Jan 26, 2022
Will insurance cover HVAC systems?
You may have been surprised to learn insurers generally don’t protect your furnace, but what about the HVAC unit in your home?
What is a HVAC system?
HVAC stands for Heating, Ventilation, and Air Conditioning. It helps to control the temperature, humidity, and indoor air quality. It is the system that keeps you cool in the summer and warm in the winter.
The system will take fresh air outside or within the home. Ventilation plays a vital role in providing fresh, high-quality indoor air. It replenishes oxygen, removes smoke, heat, dust, odours and other gases from inside. Without it, buildings would lack air circulation and stagnant interior air.
Keeping your HVAC maintenance can not only save you from paying heavy repair bills but also ensure your home has fresh air circulating.
Does insurance cover repairs or replacement to home HVAC unit?
It’s crucial to remember that your policy is not a maintenance plan. When systems break down due to normal wear and tear, they don’t need to pay you out. However, if an accident affects your home, you will be covered as long as the peril is included in your documents.
Let’s say there is a flood in your home, and you have water damage included in your policy. The flood affects your HVAC system – your provider will help you repair or replace the unit.
On the other hand, let’s say you haven’t had your HVAC system serviced in 12 years, and it ends up breaking down – you neglected to get repairs done. You will not be covered in this case.
How much does it cost to replace home HVAC?
If you have to replace your home HVAC system without ducts, you will be looking at around $5,000 to $10,000. This will include the unit and installation. If your replacement needs ductwork, you’ll be looking closer to $7,000-$13,000. The price range will depend on how large your house is and how much material is used.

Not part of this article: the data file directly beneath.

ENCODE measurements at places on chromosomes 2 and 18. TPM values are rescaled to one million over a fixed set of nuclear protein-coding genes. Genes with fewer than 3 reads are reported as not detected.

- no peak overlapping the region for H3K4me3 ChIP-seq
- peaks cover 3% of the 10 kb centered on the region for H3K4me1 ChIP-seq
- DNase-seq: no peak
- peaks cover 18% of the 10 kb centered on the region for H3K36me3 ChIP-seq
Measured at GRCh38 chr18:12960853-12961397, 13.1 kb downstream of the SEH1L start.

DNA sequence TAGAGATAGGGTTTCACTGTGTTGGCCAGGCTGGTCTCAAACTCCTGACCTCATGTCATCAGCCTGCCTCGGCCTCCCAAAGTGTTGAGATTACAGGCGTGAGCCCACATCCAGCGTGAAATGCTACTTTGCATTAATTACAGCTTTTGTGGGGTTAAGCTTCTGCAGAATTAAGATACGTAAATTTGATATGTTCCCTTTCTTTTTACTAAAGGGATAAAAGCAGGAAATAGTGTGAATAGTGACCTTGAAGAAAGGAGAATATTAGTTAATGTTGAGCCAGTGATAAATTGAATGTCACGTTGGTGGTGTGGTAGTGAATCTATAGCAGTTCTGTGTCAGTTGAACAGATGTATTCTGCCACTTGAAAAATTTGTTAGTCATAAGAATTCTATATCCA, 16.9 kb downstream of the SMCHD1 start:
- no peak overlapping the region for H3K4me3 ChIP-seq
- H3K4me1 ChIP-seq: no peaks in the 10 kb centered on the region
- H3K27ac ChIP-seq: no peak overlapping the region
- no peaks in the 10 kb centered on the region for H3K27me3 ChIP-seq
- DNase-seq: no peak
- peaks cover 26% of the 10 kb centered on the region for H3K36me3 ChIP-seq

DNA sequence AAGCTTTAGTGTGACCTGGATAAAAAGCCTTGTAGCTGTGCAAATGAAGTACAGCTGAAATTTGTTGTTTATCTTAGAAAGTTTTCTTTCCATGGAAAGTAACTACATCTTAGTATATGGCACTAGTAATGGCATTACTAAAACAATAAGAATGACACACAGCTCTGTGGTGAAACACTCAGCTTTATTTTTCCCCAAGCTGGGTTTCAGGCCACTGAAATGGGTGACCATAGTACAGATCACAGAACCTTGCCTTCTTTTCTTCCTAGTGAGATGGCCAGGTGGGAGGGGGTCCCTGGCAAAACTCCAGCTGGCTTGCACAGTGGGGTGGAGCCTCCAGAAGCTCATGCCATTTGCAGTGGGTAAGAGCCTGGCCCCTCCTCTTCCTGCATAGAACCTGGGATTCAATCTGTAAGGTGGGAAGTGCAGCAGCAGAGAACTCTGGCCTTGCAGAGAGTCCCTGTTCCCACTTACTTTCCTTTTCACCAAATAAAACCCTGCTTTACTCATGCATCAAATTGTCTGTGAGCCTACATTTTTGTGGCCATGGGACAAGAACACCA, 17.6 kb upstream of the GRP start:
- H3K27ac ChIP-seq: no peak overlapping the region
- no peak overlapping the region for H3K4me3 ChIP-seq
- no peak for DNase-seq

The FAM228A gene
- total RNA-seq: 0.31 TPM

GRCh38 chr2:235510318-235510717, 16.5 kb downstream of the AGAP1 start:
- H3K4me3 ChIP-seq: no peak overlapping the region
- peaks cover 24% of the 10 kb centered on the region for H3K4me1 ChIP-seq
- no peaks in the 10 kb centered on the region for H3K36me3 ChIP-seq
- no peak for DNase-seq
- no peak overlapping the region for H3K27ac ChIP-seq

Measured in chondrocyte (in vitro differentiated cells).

4 signs your home HVAC has problems
Keeping up with yearly maintenance inspections on your HVAC system can catch problems before they arise. Below are some of the most common signs that it may have problems.
- Condensation, puddles or leaks : Units can become clogged or blocked, leading to condensation or puddles where fluids are leaking. Call a technician to find the problem and offer a solution.
- Humidity levels : HVAC helps control humidity – when the system is not functioning at its peak, you may notice your house has above normal humidity levels.
- Noises and odours : If you notice any strange noises or odours, this indicates a problem, and you should have the system checked out. HVAC is built to run smoothly and quietly; there is likely an issue when you hear something abnormal. You may notice a burning smell or rotten eggs – turn off the system and call an expert immediately.
- Changing temperatures : If you notice some rooms are cooler or warmer than others, there could be problems with your unit. You may also see higher utility bills since your unit is working overtime to climatize your house.
HVAC insurance VS warranty
Since your coverage will protect you against catastrophes, warranties can be a helpful alternative to ensure your HVAC system is running smoothly. There are various types of plans which include different types of security.
- If you register a product with the manufacturer, you’ll be covered for some repairs during a set period. They will generally offer incentives for joining.
- Extended HVAC warranties will include services outside the manufacturer’s warranty. What is included in the service will be extended. You may be able to find this through a third party.
Does HVAC include plumbing?
Heating and air conditioning produce water. A clogged pipe can lead to algae, mould, or condensation, leading to HVAC and plumbing issues. HVAC specialists can usually find issues related to plumbing, but if you have a sewer backup, you will need a plumber to identify and fix issues.
Furnace Insurance FAQs
If your HVAC system has a leak caused by normal wear and tear will not be covered by home insurance, however, it may cover the damages caused by the leak.
HVAC means HVAC stands for Heating, Ventilation, and Air Conditioning.
Since January 1, 2017, new homes are required to have an HVAC system under the Ontario Building Code (OBC).
A final word on home HVAC systems
If you are looking for an HVAC specialist to take a look at the issue you’re having, first, make sure they are certified and have contractors insurance. Shop around for different prices if possible and call your insurer to confirm what you have protection for if something happens to your HVAC system.
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